A sacrifice is a ritual, in which something is "consumed", i.e. killed, destroyed, eaten or given away. The sacrificed may refer to the giver's person or characteristics, e.g. may a farmer sacrifice cattle, or it may refer to the receiver, i.e. a sacrifice of wine for the god of wine. Or it may refer to a union of the giver and receiver. In all cases the ritual of sacrifice establishes a connection between giver and receiver. That, which is sacrificed, comes to represent both worlds, the present and the supernatural. Source: Gads Religionsleksikon, 1999.
A sacrifice does not need to be a personal offer, but this is often the case in Andersen's oeuvre. Indeed,
The little mermaid set out from her garden toward the whirlpools that raged in front of the witch's dwelling. She had never gone that way before. No flowers grew there, nor any seaweed. Bare and gray, the sands extended to the whirlpools, where like roaring mill wheels the waters whirled and snatched everything within their reach down to the bottom of the sea. Between these tumultuous whirlpools she had to thread her way to reach the witch's waters, and then for a long stretch the only trail lay through a hot seething mire, which the witch called her peat marsh.(...)
She reached a large muddy clearing in the forest, where big fat water snakes slithered about, showing their foul yellowish bellies. In the middle of this clearing was a house built of the bones of shipwrecked men, and there sat the sea witch, letting a toad eat out of her mouth just as we might feed sugar to a little canary bird. She called the ugly fat water snakes her little chickabiddies, and let them crawl and sprawl about on her spongy bosom.
"I know exactly what you want," said the sea witch. "It is very foolish of you, but just the same you shall have your way, for it will bring you to grief, my proud princess. You want to get rid of your fish tail and have two props instead, so that you can walk about like a human creature, and have the young Prince fall in love with you, and win him and an immortal soul besides." At this, the witch gave such a loud cackling laugh that the toad and the snakes were shaken to the ground, where they lay writhing.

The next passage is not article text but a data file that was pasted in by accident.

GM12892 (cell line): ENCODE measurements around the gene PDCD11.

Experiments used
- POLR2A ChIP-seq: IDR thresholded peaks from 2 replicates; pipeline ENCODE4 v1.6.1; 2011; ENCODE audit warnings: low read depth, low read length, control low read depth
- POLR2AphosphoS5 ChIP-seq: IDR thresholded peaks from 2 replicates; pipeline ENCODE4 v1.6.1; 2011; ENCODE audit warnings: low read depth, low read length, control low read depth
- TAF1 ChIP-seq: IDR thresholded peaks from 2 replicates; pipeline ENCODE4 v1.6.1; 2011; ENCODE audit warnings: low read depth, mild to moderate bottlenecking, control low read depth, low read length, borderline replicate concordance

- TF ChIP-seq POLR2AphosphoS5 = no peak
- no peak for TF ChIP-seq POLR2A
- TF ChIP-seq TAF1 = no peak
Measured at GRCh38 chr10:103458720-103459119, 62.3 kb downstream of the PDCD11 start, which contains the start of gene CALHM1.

"You are just in time," said the witch. "After the sun comes up tomorrow, a whole year would have to go by before I could be of any help to you. J shall compound you a draught, and before sunrise you must swim to the shore with it, seat yourself on dry land, and drink the draught down. Then your tail will divide and shrink until it becomes what the people on earth call a pair of shapely legs. But it will hurt; it will feel as if a sharp sword slashed through you. Everyone who sees you will say that you are the most graceful human being they have ever laid eyes on, for you will keep your gliding movement and no dancer will be able to tread as lightly as you. But every step you take will feel as if you were treading upon knife blades so sharp that blood must flow. I am willing to help you, but are you willing to suffer all this?"
"Yes," the little mermaid said in a trembling voice, as she thought of the Prince and of gaining a human soul.
"Remember!" said the witch. "Once you have taken a human form, you can never be a mermaid again. You can never come back through the waters to your sisters, or to your father's palace. And if you do not win the love of the Prince so completely that for your sake he forgets his father and mother, cleaves to you with his every thought and his whole heart, and lets the priest join your hands in marriage, then you will win no immortal soul. If he marries someone else, your heart will break on the very next morning, and you will become foam of the sea."
"I shall take that risk," said the little mermaid, but she turned as pale as death.
"Also, you will have to pay me," said the witch, "and it is no trifling price that I'm asking. You have the sweetest voice of anyone down here at the bottom of the sea, and while I don't doubt that you would like to captivate the Prince with it, you must give this voice to me. I will take the very best thing that you have, in return for my sovereign draught. I must pour my own blood in it to make the drink as sharp as a two-edged sword."
"But if you take my voice," said the little mermaid, "what will be left to me?"
"Your lovely form," the witch told her, "your gliding movements, and your eloquent eyes. With these you can easily enchant a human heart. Well, have you lost your courage? Stick out your little tongue and I shall cut it off. I'll have my price, and you shall have the potent draught."
"Go ahead," said the little mermaid.
The witch hung her caldron over the flames, to brew the draught. "Cleanliness is a good thing," she said, as she tied her snakes in a knot and scoured out the pot with them. Then she pricked herself in the chest and let her black blood splash into the caldron. Steam swirled up from it, in such ghastly shapes that anyone would have been terrified by them. The witch constantly threw new ingredients into the caldron, and it started to boil with a sound like that of a crocodile shedding tears. When the draught was ready at last, it looked as clear as the purest water.
"There's your draught," said the witch. And she cut off the tongue of the little mermaid, who now was dumb and could neither sing nor talk.
"If the polyps should pounce on you when you walk back through my wood," the witch said, "just spill a drop of this brew upon them and their tentacles will break in a thousand pieces." But there was no need of that, for the polyps curled up in terror as soon as they saw the bright draught. It glittered in the little mermaid's hand as if it were a shining star. So she soon traversed the forest, the marsh, and the place of raging whirlpools.